10 poppy, plastic one-hit wonders from 1986

Hope you love synthesizers.

In some circles, Eighties music gets a bad rap. It's too synthetic and vapid, some protest. Certainly, there was an abundance of keyboards. In the ten songs below, you will hear nothing but the sounds of electronics, computer chips and machines.

But for all the programming, the hits were far more unexpected and surprising than modern pop. Quirky men from Austria and Italy stormed the Top 20. There was a Madonna associate who acted in McGruff the Crime Dog public service announcements. There was the first R&B singer signed to a rap label. There was a bubblegum act featuring a backup singer from Parliament-Funkadelic. There was a former elephant rider for the Ringling Brothers and Barnum & Bailey Circus who took her stage name from a James Bond character.

They all became one-hit wonders. Funny thing about one-hit wonders: On paper, they seem completely alien to you. Then, you hear the tune and go… that song. Yeah, that song!

Let's zap back to 1986 and check out those songs of the year.

1. Falco - "Rock Me Amadeus"

Peaked: No. 1, March 1986

Hans Hölzel was certainly a patriot. The Vienna-born performer took the stage name Falco and took the world by storm by honoring his homeland's music hero, Mozart. "Rock Me Amadeus" came at a point of renewed Mozart-mania. The film Amadeus had gathered all sort of trophies two years earlier, and those Hooked on Classics compilations from K-Tel transformed classic works into synth-pop for sale on TV. Falco's next single, "Vienna Calling," cracked the Top 20 a few months later, but today he's only remembered for "Amadeus."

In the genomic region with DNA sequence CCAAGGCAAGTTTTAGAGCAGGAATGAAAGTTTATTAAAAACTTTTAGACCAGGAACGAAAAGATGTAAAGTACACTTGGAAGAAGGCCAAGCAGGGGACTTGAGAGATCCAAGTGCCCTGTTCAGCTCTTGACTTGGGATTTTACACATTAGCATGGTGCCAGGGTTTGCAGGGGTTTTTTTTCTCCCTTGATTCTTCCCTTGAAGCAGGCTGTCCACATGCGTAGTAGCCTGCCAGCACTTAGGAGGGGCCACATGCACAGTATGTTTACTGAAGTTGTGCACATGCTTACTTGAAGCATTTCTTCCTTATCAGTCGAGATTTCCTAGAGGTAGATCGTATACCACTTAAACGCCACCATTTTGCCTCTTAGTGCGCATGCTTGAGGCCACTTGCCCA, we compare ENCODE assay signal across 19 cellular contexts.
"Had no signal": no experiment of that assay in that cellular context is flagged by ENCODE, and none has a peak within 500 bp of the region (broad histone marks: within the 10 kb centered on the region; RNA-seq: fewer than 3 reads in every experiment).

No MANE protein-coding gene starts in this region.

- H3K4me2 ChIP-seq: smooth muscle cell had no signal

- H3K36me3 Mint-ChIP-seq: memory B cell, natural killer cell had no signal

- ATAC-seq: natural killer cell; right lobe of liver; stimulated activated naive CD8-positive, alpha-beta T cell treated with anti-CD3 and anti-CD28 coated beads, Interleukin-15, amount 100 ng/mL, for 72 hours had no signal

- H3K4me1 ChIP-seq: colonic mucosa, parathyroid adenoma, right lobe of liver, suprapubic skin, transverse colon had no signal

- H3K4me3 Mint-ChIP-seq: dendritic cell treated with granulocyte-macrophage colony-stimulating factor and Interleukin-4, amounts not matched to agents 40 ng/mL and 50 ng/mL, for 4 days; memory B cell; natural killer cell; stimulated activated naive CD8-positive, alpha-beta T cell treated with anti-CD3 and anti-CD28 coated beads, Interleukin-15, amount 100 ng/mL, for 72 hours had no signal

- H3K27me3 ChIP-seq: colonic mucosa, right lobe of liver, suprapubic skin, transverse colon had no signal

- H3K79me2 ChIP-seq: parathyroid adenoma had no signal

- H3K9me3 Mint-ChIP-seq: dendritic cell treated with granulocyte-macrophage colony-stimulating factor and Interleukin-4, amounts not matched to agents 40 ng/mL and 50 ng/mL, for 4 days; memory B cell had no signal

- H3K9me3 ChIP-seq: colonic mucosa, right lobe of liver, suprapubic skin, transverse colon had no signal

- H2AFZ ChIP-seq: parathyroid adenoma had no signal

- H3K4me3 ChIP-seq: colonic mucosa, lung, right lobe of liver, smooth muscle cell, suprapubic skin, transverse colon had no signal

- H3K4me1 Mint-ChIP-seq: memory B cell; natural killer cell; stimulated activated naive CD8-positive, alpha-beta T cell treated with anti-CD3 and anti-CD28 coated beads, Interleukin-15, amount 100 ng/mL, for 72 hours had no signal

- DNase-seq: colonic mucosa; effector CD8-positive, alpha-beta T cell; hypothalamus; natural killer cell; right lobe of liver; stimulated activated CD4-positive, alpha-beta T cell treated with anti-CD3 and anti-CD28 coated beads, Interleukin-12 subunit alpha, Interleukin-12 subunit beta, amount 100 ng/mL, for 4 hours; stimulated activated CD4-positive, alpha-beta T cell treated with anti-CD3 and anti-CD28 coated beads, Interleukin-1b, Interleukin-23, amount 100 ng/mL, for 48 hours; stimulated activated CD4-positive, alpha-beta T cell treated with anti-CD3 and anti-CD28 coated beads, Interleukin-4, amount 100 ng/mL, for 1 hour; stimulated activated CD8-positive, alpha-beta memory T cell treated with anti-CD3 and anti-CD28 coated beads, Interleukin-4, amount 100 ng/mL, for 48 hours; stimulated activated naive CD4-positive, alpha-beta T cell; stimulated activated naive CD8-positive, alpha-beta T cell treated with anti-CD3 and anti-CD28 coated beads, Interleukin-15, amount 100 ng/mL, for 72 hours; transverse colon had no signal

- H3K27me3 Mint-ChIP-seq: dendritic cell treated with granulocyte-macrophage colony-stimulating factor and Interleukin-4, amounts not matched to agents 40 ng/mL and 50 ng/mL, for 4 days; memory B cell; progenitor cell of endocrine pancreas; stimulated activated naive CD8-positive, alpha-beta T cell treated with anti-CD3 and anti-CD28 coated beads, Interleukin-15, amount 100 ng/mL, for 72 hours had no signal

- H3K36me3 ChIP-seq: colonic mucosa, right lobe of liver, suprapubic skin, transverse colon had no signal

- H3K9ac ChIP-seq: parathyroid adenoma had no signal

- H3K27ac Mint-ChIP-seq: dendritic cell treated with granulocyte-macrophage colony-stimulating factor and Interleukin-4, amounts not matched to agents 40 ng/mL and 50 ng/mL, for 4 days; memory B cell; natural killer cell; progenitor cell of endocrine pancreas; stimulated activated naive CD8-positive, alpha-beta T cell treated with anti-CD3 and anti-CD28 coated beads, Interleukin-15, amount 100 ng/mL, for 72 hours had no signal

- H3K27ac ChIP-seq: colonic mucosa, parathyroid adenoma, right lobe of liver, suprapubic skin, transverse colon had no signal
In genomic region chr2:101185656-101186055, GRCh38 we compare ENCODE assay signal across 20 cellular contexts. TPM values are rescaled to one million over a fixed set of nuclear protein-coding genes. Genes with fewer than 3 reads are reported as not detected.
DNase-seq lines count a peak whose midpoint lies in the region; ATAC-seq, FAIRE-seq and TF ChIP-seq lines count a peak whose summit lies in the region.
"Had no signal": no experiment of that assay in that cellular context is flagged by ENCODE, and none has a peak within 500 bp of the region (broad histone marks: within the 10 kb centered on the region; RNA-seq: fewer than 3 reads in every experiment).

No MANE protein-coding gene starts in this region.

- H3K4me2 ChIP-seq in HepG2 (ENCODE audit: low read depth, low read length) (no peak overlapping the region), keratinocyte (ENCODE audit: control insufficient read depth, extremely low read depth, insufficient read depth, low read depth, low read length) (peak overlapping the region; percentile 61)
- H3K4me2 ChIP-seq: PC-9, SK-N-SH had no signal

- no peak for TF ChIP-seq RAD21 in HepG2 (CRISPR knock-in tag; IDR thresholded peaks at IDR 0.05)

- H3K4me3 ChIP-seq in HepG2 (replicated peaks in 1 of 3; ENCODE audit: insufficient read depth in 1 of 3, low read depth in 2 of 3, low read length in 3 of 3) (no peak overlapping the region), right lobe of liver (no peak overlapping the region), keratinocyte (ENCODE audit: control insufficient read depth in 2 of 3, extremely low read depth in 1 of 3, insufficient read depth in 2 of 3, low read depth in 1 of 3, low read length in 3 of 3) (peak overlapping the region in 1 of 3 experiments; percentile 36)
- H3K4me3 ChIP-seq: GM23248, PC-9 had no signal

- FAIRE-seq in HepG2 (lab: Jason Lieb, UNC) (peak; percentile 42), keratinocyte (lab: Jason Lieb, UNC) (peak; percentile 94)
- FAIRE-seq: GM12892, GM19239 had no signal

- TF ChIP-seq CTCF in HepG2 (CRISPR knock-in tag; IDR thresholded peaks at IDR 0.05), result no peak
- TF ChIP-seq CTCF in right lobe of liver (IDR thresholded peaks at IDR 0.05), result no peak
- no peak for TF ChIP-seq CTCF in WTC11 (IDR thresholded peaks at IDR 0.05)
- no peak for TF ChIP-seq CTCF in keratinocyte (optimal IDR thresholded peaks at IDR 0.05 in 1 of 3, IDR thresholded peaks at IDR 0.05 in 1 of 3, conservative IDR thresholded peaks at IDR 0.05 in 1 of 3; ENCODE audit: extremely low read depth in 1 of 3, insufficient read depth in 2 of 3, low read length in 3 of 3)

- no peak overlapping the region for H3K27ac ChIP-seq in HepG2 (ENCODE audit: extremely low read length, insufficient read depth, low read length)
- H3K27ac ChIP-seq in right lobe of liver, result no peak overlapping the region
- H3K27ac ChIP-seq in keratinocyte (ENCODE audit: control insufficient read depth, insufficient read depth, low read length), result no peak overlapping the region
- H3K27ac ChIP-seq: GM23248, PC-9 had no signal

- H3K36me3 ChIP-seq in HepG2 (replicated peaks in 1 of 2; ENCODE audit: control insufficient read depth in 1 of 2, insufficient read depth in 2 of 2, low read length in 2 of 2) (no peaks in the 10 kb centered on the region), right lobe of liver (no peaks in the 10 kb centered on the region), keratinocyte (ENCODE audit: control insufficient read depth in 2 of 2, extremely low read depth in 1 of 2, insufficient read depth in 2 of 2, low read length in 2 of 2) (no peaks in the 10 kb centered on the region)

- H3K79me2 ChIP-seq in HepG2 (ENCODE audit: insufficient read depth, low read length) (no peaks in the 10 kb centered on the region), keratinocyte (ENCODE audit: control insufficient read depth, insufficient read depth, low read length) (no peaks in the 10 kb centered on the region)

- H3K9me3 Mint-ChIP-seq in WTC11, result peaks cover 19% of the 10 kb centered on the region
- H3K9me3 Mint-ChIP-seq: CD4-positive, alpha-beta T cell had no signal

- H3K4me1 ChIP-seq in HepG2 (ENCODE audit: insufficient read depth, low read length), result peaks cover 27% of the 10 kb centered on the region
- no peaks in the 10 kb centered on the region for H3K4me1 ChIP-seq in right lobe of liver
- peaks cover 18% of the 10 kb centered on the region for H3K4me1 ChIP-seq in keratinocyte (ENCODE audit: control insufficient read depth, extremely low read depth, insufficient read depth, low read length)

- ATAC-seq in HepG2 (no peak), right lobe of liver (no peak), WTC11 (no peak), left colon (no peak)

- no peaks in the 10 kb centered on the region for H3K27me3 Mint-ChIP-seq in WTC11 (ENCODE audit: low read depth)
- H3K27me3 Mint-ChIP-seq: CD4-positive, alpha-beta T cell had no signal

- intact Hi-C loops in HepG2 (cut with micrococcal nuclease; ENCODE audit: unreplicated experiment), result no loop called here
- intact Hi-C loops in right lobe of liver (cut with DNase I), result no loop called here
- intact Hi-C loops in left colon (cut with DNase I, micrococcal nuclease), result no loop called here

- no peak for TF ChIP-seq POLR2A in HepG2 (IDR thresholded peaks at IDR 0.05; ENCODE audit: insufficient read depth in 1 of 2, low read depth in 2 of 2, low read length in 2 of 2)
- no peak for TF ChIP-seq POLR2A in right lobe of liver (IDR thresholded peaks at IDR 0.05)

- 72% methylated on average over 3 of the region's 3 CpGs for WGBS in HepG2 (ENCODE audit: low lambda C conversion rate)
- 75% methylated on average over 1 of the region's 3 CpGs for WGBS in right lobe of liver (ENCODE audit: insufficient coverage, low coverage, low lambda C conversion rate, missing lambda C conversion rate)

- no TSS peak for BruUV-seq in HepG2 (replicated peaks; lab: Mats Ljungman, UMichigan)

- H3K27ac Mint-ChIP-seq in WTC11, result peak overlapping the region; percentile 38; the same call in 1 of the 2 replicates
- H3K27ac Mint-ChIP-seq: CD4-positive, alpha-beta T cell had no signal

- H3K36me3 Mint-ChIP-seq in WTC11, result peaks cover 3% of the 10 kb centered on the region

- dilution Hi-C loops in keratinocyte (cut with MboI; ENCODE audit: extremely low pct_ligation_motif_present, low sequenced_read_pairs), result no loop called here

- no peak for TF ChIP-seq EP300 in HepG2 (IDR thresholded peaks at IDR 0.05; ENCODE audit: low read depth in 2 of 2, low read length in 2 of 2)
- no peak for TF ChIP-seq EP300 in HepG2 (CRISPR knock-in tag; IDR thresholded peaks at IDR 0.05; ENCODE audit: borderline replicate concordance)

2. Stacey Q - "Two of Hearts"

Peaked: No. 3, October 1986

Stacey Swain grew up in Southern California. Her mom bred Corgi dogs for Hollywood films. Studying dancing from a young age, Swain would later put her athleticism to work in Disneyland parades and atop elephants for the Ringling Brothers and Barnum & Bailey Circus. After meeting a record producer, Swain formed a band called Q, named in honor of James Bond's boss. She later went solo and scored with this hit, which millions of people likely mistook for Madonna. "Two. Of. Hearts. Two hearts that beat as one."

3. Jermaine Stewart - "We Don't Have to Take Our Clothes Off"

Peaked: No. 5, August 1986

There was good money to be made sounding like Michael Jackson in the 1980s. Stewart got his start in Chicago, dancing for Soul Train on WCIU-TV, sister network to MeTV. When the show moved to Los Angeles, so did Stewart. He and coworker Jody Watley became dancers for Shalamar, the group put together by Don Cornelius. With the encouragement of a dude in Culture Club, Stewart kicked off a solo career. This smash celebrating good, clean fun came off his second album. 

4. Swing Out Sister - "Breakout"

Peaked: No. 6, November 1986

With bright horns and a jazzy… well, swing… Swing Out Sister stood out in England's Manchester scene, better known for the darker club sound of Joy Division, New Order, etc. 

5. Sly Fox - "Let's Go All the Way"

Peaked: No. 7, April 1986

Not to be confused with Sly Fox, the horse that won the 1898 Preakness Stakes, this band was one of those manufactured acts tailored to the style of the times. Gary "Mudbone" Cooper, who once sang backup for funk giants Parliament-Funkadelic and Bootsy's Rubber Band, teamed with Michael Camacho to form this clean-cut dup.